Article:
mead cohen berger shevtsova garfinkle michta grygiel blankenhorn
Is the Future of Health Care in Your Local Walgreens?


Johns Hopkins Medical is partnering with Walgreens to create a new branch of the chain with healthier food and an amped-up health care clinic. The two groups will use the store to experiment with new ways of delivering medical care cheaply to local patients. The Baltimore Sun:

“We see this as a sort of lab,” said Dr. Jay Rosan, Walgreens’ senior vice president of health innovation. “The opportunity is really pretty unique because we have the opportunity to collaborate … to develop innovative care, reduce costs and improve access.”

The store will hold the first Walgreens clinic in Maryland run by nurse practitioners, so it will be able to offer a wide-array of non-emergency urgent care. We already know that in-store clinics staffed by nurse practitioners who are given wide medical authority can save the system tons of money. If this program is successful and can be scaled up, it could have a big impact on US health care.

This is exactly the kind of experimentation we would like to see more of, in both the private and public spheres: local branches and states trying new things, with a national chain and the federal government watching for the bets that pay off.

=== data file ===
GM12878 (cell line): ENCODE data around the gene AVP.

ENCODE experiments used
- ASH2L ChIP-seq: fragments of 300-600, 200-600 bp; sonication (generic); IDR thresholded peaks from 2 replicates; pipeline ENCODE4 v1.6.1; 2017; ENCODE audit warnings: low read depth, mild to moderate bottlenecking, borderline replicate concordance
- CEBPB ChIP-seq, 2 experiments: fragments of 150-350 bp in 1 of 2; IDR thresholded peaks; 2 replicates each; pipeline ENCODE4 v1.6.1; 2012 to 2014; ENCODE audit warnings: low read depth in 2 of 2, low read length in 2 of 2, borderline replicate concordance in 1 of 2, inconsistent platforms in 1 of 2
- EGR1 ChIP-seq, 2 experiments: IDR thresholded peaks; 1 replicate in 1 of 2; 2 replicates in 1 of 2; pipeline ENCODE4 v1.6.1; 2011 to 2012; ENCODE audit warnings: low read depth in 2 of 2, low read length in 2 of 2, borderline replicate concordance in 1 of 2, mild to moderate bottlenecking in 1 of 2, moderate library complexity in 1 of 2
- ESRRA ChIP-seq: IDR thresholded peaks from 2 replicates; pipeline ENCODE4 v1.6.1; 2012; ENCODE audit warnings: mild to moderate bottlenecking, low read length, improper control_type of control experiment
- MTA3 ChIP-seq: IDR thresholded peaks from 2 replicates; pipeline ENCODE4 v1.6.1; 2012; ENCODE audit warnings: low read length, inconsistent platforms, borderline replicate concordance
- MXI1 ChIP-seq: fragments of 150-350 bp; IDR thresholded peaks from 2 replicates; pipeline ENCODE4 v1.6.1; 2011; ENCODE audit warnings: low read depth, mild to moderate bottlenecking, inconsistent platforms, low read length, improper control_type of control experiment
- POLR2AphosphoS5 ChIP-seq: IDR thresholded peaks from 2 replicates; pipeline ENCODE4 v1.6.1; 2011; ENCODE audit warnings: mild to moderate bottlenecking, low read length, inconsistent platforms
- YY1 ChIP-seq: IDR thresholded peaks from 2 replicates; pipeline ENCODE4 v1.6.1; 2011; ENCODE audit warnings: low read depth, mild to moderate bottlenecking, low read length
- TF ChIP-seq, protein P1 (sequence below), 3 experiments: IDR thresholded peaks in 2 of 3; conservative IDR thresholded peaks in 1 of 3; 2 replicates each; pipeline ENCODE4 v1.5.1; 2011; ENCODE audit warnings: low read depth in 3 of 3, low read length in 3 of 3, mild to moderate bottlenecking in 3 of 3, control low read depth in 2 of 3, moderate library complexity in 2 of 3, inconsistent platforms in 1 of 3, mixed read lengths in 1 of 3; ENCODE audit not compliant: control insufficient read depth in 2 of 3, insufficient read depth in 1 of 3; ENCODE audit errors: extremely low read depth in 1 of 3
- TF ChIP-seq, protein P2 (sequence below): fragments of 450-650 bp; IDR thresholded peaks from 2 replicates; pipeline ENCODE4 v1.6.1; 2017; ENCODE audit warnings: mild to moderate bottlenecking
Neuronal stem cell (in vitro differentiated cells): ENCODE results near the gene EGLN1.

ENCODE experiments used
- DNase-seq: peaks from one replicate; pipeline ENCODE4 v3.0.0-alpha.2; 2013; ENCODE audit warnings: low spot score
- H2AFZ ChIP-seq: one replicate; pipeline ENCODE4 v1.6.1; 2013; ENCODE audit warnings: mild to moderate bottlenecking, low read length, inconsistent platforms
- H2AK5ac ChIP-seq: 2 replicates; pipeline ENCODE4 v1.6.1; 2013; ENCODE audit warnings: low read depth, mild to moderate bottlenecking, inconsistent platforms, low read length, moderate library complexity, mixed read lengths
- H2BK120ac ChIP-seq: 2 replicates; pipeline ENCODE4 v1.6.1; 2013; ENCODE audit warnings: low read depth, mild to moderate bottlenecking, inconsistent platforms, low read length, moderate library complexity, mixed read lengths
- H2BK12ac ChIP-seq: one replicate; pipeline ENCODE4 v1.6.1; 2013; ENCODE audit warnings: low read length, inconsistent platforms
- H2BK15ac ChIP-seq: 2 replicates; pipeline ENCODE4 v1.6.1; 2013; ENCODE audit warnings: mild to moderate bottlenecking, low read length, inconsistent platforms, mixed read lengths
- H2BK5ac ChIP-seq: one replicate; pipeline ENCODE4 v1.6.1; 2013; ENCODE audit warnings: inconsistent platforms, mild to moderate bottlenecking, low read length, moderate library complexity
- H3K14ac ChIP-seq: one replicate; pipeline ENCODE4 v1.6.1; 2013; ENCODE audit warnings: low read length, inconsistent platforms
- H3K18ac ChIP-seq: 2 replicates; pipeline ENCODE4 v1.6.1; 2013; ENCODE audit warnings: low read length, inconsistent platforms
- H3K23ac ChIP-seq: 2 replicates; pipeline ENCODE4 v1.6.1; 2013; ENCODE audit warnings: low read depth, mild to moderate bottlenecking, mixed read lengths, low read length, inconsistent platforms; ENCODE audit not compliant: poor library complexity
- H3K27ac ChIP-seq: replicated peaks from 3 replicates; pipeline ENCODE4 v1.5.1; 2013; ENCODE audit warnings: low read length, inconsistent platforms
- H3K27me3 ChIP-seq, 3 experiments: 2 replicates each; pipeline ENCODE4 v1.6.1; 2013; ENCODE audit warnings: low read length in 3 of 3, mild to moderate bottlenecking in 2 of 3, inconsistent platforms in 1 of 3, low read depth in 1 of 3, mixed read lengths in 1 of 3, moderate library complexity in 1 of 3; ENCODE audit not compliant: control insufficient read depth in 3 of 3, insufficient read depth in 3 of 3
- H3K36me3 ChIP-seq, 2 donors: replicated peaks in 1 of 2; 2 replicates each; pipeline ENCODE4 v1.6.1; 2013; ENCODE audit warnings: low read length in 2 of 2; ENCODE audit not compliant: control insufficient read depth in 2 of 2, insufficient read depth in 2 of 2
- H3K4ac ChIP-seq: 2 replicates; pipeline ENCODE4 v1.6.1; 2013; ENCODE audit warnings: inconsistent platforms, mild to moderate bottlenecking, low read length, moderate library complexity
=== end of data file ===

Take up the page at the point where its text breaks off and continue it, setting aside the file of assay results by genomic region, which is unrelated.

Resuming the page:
[Walgreens image courtesy of Getty. CVS image courtesy of Wikipedia. Pills image courtesy of Shutterstock]

Features Icon
show comments
  • wigwag

    This is a great idea. Good for Walgreens.

  • rheddles

    Still with the John? His name was Johns. So’s the school’s.

    • Andrew Allison

      Yup, the Intern flogging doesn’t seem to be working — drawing and quartering, perhaps?

      • Nick M.

        I am beginning to think the interns secretly enjoy the floggings,

        • Andrew Allison

          Would a little self- flagellation be in order for that dangling comma? LOL

          • Nick M.

            Don’t knock my lifestyle choices! 😉

  • Corlyss

    My money is on Big Blue swooping in and blocking this sort of evolution. They have something in mind. Private enterprise solutions isn’t it.

    • Andrew Allison

      If not the Blues, the doctors — witness the reactions to previous in-store clinics. This could be a real breakthrough if these clinics further reduce costs by refusing to accept insurance. The out-of-pocket cost could be close to the insurance co-pay. Of course, if it does take off, there’ll be even less incentive to sign up for ACA. LOL

© The American Interest LLC 2005-2016 About Us Masthead Submissions Advertise Customer Service